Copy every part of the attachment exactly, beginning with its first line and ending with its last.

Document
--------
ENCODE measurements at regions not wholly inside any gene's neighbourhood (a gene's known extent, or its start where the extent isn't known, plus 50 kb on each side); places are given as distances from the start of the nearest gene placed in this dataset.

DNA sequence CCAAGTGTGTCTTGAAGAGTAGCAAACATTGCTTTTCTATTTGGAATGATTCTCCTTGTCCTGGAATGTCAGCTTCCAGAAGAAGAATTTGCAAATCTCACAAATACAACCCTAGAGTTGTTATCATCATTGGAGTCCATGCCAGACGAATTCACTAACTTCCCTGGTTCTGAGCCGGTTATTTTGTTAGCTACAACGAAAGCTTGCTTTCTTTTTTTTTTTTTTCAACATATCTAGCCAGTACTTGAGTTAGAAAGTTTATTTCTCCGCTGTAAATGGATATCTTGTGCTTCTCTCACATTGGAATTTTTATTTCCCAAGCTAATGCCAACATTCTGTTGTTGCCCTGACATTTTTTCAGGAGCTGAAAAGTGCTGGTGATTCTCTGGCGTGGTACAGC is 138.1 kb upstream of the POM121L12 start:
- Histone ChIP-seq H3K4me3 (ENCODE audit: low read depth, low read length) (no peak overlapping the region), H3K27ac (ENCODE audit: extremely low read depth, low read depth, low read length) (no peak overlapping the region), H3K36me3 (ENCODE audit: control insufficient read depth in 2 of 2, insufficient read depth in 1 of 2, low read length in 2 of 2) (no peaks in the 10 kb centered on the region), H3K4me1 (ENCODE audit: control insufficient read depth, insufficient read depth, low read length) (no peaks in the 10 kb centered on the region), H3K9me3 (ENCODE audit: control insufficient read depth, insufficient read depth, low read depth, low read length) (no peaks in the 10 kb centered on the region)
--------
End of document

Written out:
ENCODE measurements at regions not wholly inside any gene's neighbourhood (a gene's known extent, or its start where the extent isn't known, plus 50 kb on each side); places are given as distances from the start of the nearest gene placed in this dataset.

DNA sequence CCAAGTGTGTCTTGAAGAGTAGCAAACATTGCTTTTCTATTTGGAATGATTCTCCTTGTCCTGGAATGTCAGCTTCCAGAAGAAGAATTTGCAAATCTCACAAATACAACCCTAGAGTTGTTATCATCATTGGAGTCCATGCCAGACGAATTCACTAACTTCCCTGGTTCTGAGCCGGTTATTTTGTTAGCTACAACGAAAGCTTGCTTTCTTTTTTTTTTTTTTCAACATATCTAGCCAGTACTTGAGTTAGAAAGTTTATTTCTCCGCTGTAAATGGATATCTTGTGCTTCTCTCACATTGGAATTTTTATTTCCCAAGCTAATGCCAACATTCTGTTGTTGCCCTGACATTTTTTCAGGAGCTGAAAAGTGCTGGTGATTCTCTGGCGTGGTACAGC is 138.1 kb upstream of the POM121L12 start:
- Histone ChIP-seq H3K4me3 (ENCODE audit: low read depth, low read length) (no peak overlapping the region), H3K27ac (ENCODE audit: extremely low read depth, low read depth, low read length) (no peak overlapping the region), H3K36me3 (ENCODE audit: control insufficient read depth in 2 of 2, insufficient read depth in 1 of 2, low read length in 2 of 2) (no peaks in the 10 kb centered on the region), H3K4me1 (ENCODE audit: control insufficient read depth, insufficient read depth, low read length) (no peaks in the 10 kb centered on the region), H3K9me3 (ENCODE audit: control insufficient read depth, insufficient read depth, low read depth, low read length) (no peaks in the 10 kb centered on the region)